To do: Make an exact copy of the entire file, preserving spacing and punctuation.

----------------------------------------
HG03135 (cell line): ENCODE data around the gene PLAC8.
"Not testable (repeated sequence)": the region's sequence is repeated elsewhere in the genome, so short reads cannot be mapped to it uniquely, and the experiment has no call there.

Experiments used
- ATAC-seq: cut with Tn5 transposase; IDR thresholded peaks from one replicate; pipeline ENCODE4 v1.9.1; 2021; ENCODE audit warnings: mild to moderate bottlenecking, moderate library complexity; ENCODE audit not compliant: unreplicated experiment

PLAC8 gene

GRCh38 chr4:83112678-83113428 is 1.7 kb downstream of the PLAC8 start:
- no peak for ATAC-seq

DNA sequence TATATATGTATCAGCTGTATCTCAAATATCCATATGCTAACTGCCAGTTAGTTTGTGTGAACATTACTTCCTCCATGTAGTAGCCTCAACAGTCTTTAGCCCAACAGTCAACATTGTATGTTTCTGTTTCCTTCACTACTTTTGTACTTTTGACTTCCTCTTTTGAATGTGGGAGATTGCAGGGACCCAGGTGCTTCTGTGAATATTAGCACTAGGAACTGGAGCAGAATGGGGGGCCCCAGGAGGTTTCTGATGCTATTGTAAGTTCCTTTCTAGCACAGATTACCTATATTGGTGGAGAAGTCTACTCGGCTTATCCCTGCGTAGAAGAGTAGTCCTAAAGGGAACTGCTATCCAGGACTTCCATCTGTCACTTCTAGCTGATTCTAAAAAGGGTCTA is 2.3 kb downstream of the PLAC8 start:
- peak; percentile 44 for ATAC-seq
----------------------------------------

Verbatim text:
HG03135 (cell line): ENCODE data around the gene PLAC8.
"Not testable (repeated sequence)": the region's sequence is repeated elsewhere in the genome, so short reads cannot be mapped to it uniquely, and the experiment has no call there.

Experiments used
- ATAC-seq: cut with Tn5 transposase; IDR thresholded peaks from one replicate; pipeline ENCODE4 v1.9.1; 2021; ENCODE audit warnings: mild to moderate bottlenecking, moderate library complexity; ENCODE audit not compliant: unreplicated experiment

PLAC8 gene

GRCh38 chr4:83112678-83113428 is 1.7 kb downstream of the PLAC8 start:
- no peak for ATAC-seq

DNA sequence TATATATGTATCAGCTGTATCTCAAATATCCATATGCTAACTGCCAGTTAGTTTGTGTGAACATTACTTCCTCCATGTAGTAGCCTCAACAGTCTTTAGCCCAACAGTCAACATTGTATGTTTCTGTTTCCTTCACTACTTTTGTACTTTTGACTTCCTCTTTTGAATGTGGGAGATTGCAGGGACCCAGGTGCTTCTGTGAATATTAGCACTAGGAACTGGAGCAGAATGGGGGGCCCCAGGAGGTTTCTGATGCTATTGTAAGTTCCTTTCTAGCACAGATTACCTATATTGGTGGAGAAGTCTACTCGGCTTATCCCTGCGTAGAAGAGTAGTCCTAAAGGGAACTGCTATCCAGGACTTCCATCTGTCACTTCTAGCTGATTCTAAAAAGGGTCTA is 2.3 kb downstream of the PLAC8 start:
- peak; percentile 44 for ATAC-seq